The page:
29. Hoagland, P.; Meeks, A.E. The Demand for Whalewatching at Stellwagen Bank National Marine Sanctuary. In The Economic Contribution of Whalewatching to Regional Economies: Perspectives from Two National Marine Sanctuaries; Marine Sanctuaries Conservation Series MSD-00-2; U.S. Department of Commerce, National Oceanic and Atmospheric Administration, Marine Sanctuaries Division: Silver Spring, MD, USA, 2000. [Google Scholar]
  30. Shea, R.; Schwarzmann, D.; Leeworthy, V.; Hastings, S.; Knapp, L.; Tracy, S. Whale Watching in Channel Islands National Marine Sanctuary: Understanding Passengers and Their Economic Contributions; National Marine Sanctuaries Conservation Series ONMS-21-08; U.S. Department of Commerce, National Oceanic and Atmospheric Administration, Office of National Marine Sanctuaries: Washington, DC, USA, 2021.
  31. Leeworthy, V.R.; Loomis, D.K.; Paterson, S.K. Visitor Profiles: Florida Keys/Key West 2007–2008. In Linking the Economy and the Environment of Florida Keys/Key West; National Oceanic and Atmospheric Administration, National Ocean Service, Office of National Marine Sanctuaries: Silver Spring, MD, USA, 2010. [Google Scholar]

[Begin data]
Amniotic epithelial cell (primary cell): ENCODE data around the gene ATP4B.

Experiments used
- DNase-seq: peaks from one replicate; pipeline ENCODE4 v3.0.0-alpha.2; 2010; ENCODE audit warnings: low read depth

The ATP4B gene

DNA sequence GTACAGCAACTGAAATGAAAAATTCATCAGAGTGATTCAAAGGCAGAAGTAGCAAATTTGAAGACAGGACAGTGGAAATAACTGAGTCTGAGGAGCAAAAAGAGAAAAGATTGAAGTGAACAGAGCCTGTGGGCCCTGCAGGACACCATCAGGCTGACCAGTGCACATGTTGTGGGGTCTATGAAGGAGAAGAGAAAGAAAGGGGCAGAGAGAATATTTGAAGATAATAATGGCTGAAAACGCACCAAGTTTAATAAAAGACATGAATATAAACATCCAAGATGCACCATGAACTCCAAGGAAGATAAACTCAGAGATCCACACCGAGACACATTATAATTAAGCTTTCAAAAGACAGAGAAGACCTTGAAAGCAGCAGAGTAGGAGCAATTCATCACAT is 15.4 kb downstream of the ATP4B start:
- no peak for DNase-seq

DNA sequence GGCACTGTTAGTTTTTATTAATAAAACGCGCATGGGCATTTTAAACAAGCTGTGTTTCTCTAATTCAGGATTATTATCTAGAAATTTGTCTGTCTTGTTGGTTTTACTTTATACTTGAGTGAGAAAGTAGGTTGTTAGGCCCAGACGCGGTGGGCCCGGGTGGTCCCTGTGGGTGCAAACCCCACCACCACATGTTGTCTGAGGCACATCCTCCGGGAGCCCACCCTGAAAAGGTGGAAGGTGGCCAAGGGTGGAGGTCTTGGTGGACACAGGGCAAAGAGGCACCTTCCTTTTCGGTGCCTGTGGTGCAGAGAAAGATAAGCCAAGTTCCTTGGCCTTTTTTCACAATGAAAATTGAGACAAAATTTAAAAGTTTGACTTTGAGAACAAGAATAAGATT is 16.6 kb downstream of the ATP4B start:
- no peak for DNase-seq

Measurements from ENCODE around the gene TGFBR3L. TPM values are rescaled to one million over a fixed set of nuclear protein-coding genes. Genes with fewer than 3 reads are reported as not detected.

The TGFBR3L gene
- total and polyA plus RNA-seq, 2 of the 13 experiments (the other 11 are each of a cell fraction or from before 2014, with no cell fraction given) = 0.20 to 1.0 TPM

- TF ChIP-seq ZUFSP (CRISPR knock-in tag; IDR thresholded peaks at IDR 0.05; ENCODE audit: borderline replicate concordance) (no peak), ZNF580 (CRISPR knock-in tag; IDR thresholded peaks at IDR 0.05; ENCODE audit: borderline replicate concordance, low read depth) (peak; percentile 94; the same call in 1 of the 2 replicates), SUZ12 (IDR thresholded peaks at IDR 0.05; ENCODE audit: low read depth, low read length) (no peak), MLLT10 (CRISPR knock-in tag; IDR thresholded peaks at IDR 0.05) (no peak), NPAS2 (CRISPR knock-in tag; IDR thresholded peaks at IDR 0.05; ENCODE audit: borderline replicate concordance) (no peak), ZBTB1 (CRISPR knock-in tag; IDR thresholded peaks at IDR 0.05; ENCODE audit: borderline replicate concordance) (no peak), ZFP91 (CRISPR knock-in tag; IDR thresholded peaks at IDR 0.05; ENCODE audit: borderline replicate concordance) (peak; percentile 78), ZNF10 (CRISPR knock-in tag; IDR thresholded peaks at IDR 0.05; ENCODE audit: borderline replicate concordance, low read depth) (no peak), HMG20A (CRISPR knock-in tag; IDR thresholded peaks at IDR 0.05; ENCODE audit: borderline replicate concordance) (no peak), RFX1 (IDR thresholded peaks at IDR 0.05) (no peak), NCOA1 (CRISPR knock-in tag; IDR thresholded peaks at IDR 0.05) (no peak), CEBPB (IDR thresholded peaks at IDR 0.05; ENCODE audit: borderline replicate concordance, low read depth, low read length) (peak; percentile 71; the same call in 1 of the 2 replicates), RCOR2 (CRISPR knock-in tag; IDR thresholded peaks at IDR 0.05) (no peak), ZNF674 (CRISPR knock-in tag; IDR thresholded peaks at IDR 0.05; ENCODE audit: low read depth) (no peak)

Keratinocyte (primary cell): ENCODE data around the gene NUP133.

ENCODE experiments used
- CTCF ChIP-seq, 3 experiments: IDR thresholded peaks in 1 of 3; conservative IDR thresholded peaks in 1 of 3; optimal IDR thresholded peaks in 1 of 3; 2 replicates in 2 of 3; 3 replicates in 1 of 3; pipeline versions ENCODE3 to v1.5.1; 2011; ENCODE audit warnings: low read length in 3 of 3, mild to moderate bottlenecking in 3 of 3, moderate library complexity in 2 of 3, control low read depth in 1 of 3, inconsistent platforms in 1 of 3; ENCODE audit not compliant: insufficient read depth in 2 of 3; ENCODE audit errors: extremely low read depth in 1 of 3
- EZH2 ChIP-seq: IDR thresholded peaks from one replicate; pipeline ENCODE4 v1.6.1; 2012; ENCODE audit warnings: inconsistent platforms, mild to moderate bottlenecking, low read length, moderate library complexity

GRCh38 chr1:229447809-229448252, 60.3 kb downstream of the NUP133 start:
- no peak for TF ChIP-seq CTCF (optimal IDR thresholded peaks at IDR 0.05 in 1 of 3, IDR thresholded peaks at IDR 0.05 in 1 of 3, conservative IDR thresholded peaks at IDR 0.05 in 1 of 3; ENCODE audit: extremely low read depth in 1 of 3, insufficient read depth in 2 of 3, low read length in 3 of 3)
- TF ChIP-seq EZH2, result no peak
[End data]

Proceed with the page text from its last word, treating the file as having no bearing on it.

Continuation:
32. Leeworthy, V.R. Visitor Study: Selected Comparisons 1995-06 and 2007-08. In Linking the Economy and the Environment of Florida Keys/Key West; National Oceanic and Atmospheric Administration, National Ocean Service, Office of National Marine Sanctuaries: Silver Spring, MD, USA, 2010. [Google Scholar]
  33. Leeworthy, V.R.; Ehler, R. Economic Contribution of Recreating Visitors to the Florida Keys/Key West 2007-08. In Linking the Economy and the Environment of Florida Keys/Key West; National Oceanic and Atmospheric Administration, National Ocean Service, Office of National Marine Sanctuaries: Silver Spring, MD, USA, 2010. [Google Scholar]
  34. TBD Economics, LLC. TBD Economics Home Page. Available online: (accessed on 20 August 2021).
  35. Gazal, K.A.; Andrew, A.; Burns, R. Economic Contributions of Visitor Spending in Ocean Recreation in the Florida Keys National Marine Sanctuary. Water 2022, 14, 198. [Google Scholar] [CrossRef]